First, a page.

Another Plea From Fannie Mae
The mortgage ward of the state needs $3.7 billion from taxpayers
Fannie Mae is again going hat in hand to taxpayers after announcing a $6.5 billion quarterly loss on Wednesday. Washington should take this news as a kick in the keister to finally start winding down the mortgage giant and its busted brother, Freddie Mac . But the Trump Administration seems to be moving in the opposite direction.
When the housing mania turned to panic in 2007-08, Fan and Fred called in their implicit government guarantee, at a cost of almost $190 billion. The pair, now in “conservatorship,” have since paid back that amount, and their profits continue to flow to the Treasury—as they should, given that the taxpayer guarantee hasn’t been revoked.
The trouble is that Fan and Fred were left in limbo. Hedge funds bought up their shares, betting they could pressure Washington into bringing back the old business model of public risk and private reward. Investors filed lawsuits claiming that the government was illegally seizing Fan and Fred’s earnings.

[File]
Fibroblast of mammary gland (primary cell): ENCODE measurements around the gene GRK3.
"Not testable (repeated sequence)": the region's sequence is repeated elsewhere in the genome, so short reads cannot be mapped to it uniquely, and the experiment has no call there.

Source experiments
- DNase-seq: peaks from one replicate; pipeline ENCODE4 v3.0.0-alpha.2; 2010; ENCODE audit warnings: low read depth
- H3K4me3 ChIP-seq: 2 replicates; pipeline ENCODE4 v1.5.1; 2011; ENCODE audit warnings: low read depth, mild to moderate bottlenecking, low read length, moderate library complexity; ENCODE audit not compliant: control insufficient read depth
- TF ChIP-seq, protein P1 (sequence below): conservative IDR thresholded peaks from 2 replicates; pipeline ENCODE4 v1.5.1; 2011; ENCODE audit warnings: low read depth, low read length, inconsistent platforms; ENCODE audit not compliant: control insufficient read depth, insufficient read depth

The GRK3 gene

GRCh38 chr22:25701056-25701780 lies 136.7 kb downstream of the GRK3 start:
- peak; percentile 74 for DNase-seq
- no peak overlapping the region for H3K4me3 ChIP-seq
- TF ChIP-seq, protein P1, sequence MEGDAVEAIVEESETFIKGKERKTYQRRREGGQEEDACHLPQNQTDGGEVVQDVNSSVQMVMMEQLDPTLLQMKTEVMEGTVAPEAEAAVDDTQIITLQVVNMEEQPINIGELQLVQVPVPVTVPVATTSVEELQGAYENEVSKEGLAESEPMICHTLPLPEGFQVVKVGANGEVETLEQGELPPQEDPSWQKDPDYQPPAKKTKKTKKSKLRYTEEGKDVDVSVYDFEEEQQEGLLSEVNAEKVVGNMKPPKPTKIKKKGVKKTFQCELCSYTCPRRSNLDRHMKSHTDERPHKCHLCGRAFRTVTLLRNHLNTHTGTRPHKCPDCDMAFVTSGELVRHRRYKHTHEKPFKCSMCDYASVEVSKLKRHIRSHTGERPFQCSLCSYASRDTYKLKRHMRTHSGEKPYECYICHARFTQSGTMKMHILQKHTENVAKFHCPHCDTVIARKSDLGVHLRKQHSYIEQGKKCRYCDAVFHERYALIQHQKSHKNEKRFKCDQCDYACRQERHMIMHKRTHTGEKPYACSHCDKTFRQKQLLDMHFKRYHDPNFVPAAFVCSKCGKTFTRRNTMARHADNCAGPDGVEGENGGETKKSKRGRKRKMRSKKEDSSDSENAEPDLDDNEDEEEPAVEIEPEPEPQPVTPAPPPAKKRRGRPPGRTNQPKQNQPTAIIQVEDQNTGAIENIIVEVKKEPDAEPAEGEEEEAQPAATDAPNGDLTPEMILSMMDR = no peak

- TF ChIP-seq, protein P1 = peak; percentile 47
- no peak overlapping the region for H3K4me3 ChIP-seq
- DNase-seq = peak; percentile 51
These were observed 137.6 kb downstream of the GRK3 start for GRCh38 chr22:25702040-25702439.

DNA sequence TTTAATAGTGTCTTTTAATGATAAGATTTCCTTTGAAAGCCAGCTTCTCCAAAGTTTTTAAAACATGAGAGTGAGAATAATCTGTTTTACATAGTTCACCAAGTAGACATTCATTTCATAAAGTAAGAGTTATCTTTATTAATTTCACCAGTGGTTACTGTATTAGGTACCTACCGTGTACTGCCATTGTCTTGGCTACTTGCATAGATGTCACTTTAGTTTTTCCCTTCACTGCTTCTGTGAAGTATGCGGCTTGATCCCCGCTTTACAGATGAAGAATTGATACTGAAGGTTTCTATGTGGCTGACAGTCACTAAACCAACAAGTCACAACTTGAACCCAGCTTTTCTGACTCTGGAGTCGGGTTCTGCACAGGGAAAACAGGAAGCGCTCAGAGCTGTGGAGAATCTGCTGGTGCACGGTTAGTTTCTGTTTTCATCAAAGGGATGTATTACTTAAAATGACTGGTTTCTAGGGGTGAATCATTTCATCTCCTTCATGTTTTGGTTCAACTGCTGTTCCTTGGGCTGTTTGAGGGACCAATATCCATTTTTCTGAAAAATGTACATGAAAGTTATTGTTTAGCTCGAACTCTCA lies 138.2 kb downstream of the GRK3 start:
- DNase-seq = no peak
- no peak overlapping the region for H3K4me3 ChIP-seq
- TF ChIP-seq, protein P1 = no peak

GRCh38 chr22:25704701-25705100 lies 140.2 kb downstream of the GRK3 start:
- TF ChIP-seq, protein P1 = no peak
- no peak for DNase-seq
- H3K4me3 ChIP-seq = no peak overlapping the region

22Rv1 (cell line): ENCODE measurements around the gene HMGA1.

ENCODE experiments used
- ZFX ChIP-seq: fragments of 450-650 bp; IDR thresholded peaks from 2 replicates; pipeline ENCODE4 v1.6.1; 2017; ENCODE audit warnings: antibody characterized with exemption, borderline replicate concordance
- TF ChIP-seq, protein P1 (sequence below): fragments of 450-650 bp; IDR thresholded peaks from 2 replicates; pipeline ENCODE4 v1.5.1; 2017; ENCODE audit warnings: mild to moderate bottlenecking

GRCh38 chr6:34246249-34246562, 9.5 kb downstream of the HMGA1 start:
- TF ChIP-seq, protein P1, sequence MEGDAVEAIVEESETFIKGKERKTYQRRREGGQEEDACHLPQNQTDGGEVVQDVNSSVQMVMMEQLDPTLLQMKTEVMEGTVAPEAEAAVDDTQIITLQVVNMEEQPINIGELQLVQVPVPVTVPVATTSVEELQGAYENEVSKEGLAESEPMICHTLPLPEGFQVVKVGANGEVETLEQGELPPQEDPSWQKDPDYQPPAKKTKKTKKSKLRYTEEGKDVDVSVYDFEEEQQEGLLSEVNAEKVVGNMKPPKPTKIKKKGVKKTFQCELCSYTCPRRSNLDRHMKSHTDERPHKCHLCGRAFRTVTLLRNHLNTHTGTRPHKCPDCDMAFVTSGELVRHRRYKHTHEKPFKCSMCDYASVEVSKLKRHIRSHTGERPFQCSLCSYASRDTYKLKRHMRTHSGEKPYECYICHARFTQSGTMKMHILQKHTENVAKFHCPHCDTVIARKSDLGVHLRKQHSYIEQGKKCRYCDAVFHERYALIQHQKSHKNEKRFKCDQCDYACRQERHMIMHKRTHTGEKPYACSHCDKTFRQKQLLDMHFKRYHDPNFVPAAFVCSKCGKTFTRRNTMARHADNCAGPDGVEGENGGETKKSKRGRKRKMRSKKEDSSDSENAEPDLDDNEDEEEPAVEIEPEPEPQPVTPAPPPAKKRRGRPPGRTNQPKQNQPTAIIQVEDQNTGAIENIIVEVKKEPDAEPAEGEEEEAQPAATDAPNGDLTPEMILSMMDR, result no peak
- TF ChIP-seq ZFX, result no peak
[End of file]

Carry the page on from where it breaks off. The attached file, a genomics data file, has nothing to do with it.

Fannie’s latest dip into the Treasury will be dismissed as an accounting fiction—and maybe so, but it’s a useful one. Congress’s recent tax reform decreased the value of tax deferrals on Fannie’s balance sheet, resulting in a one-time charge of $9.9 billion. Because Fannie hasn’t been allowed to keep a large capital buffer, it now needs a $3.7 billion infusion. While this is hardly ideal, at least taxpayers are getting the profits along with the losses.
But the ultimate solution is to wind down Fan and Fred, leaving mortgage risk to private enterprise. One idea, proposed in these pages by former FDIC Chairman William Isaac and former Wells Fargo Chairman Richard Kovacevich, is simply to lower each year the cap on mortgages Fan and Fred can guarantee—by, say, $100,000. If lawmakers flinch at such plans because they’re worried about spooking the housing market, there could hardly be a safer time than now to act. The rate of homeownership is climbing again, to 64.2% in the fourth quarter of 2017, a three-year high. The economy is strong and interest rates are still historically low.
But unless Congress passes legislation, the Trump Administration seems likely to let Fan and Fred live on. In December the Treasury and the Federal Housing Finance Agency made a new agreement allowing Fan and Fred to keep capital buffers of $3 billion each.
Last month Treasury Secretary Steven Mnuchin told the Senate Banking Committee: “I think it’s critical that we have a 30-year mortgage. I don’t believe that the private markets on their own could support it.” But many countries have robust housing markets and ownership rates without a 30-year mortgage guarantee.
Mr. Mnuchin sounds like his predecessor, Democrat Jack Lew. Wasn’t Donald Trump elected to eliminate crony capitalism?